Projection optics for lithographic steppers are typically complex, expensive systems formed of precision components and cost in excess of $1 million. These objectives must provide maximum throughput while producing a well-corrected, high-resolution image at the wafer plane. System performance should not degrade significantly with time. Required lifetimes are on the order of ten years, with wafer fluences on the order of 1 mJ/cm2/pulse.
Lithographic objectives for i-line and 248-nm steppers require optical materials of high transparency and homogeneity. With the shift to 193-nm source illumination, however, optical materials have become the critical issue. At this wavelength, most materials are highly absorptive and prone to optical damage. A number of alternate materials are hygroscopic, birefringent, or otherwise unable to support the high-performance requirements of lithographic objectives.
Two materials have emerged as the primary choices for the 193-nm wavelength—fused silica and calcium fluoride. Well characterized, easy to fabricate, and thermally stable, fused silica is in many ways the material of choice for 193 nm. Initial fused silica samples under study showed significant absorption losses, and intense excimer laser illumination created high levels of optical damage (see Fig. 1). These were not, however, the only issues.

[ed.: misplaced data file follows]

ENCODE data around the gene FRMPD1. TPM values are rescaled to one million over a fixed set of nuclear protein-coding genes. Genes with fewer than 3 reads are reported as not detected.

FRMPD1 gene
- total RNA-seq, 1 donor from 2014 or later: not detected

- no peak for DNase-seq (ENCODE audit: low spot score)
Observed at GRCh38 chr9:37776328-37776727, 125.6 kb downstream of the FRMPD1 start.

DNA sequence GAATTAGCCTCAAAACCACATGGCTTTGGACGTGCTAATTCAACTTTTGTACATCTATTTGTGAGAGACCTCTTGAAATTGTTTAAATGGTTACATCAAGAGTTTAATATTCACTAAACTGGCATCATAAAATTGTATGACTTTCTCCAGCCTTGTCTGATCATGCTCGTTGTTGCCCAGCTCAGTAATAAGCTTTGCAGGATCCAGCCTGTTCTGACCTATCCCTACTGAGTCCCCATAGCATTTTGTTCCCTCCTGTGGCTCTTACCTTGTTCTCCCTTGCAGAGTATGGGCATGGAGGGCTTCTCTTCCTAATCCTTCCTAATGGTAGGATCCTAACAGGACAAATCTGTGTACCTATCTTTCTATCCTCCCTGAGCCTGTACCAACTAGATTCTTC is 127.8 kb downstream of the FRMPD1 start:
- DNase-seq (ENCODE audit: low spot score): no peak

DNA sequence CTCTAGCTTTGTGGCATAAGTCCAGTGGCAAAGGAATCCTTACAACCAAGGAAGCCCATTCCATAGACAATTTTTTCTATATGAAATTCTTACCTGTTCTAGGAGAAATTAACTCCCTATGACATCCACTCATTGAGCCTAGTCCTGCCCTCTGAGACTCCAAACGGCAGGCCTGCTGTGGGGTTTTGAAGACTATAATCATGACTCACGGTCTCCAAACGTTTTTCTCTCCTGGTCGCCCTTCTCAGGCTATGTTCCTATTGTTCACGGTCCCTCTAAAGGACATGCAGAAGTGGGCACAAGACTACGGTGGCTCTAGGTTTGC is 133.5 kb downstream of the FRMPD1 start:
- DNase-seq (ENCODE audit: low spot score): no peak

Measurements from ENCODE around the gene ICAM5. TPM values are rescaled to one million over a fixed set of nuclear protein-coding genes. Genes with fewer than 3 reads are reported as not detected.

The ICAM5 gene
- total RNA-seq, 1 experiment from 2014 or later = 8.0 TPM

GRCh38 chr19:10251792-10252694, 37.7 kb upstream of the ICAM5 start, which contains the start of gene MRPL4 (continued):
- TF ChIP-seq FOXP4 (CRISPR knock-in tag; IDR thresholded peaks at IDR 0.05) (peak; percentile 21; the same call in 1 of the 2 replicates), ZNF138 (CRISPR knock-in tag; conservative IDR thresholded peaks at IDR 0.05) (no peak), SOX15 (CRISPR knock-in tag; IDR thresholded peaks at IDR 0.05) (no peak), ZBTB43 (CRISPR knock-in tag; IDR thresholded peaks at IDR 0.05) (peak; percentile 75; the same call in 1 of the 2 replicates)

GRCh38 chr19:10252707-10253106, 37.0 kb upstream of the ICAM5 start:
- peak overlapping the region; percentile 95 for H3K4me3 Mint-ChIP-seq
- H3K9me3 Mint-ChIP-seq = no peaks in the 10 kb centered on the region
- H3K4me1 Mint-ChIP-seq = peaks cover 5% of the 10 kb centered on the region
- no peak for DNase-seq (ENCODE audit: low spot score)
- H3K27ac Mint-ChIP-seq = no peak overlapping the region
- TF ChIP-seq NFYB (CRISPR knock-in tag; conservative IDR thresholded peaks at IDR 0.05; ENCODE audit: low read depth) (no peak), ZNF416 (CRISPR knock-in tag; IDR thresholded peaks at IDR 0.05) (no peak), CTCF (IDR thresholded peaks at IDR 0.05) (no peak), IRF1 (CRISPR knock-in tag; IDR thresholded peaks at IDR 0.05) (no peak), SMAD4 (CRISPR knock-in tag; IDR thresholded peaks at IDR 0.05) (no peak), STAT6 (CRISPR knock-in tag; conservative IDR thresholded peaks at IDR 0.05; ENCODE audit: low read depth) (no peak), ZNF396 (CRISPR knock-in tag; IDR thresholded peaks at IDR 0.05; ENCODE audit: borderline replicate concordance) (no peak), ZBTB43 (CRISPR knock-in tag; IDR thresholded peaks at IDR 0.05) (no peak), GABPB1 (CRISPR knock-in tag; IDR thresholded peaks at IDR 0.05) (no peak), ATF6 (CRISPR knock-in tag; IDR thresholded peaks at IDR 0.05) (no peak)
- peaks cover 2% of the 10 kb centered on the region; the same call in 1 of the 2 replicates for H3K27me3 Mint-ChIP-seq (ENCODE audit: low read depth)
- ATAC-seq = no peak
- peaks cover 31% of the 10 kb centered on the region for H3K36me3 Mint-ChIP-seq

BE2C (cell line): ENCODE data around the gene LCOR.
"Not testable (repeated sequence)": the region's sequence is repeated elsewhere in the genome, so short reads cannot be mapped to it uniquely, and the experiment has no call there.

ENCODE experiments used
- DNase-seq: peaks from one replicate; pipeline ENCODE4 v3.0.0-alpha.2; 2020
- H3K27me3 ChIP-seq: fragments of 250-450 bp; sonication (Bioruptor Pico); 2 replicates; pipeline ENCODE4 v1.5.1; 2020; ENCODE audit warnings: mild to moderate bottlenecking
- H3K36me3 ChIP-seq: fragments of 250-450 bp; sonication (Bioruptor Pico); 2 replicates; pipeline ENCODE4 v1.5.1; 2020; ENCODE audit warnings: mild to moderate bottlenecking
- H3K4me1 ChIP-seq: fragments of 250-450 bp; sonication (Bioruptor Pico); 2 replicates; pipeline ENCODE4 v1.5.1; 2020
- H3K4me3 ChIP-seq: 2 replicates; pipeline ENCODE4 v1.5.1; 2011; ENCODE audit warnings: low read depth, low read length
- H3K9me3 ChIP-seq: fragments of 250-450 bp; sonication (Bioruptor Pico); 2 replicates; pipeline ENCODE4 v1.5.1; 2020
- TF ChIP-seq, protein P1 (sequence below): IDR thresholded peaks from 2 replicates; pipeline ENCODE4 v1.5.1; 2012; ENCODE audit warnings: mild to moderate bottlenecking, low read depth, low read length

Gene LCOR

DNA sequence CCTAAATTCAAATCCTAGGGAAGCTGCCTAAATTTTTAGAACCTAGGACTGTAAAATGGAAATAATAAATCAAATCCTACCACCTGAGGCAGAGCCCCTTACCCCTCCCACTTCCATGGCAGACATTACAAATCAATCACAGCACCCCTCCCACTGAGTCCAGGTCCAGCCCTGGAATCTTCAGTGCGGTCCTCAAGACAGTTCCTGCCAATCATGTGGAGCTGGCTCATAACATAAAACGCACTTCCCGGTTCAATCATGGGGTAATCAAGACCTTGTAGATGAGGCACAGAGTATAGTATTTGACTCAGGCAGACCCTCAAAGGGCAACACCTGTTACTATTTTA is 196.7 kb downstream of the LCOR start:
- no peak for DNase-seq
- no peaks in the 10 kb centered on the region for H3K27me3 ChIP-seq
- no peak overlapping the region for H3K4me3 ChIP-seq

During testing of a fused silica lens early in the 193-nm lithography development program, Massachusetts Institute of Technology Lincoln Laboratory (MITLL; Lexington, MA) researchers inspecting the exposed lens between crossed polarizers discovered an annular region of stress fringes around the edge of the beam footprint. Upon further study, the effect proved to be caused by compaction—impinging photons in the beam literally densified the fused silica, changing the figure of the optical element and introducing phase errors.
The process of compaction is not fully understood. Optical doses break and reform bonds in fused silica and cause the atoms to move around, compacting the material structure. Although the effect is a quadratic function of optical intensity, for a given intensity, damage increases with total sublinearity; groups at the University of California at Berkeley, Corning Inc. (Corning, NY), and MITLL have shown the exponent to range between 0.6 and 0.7.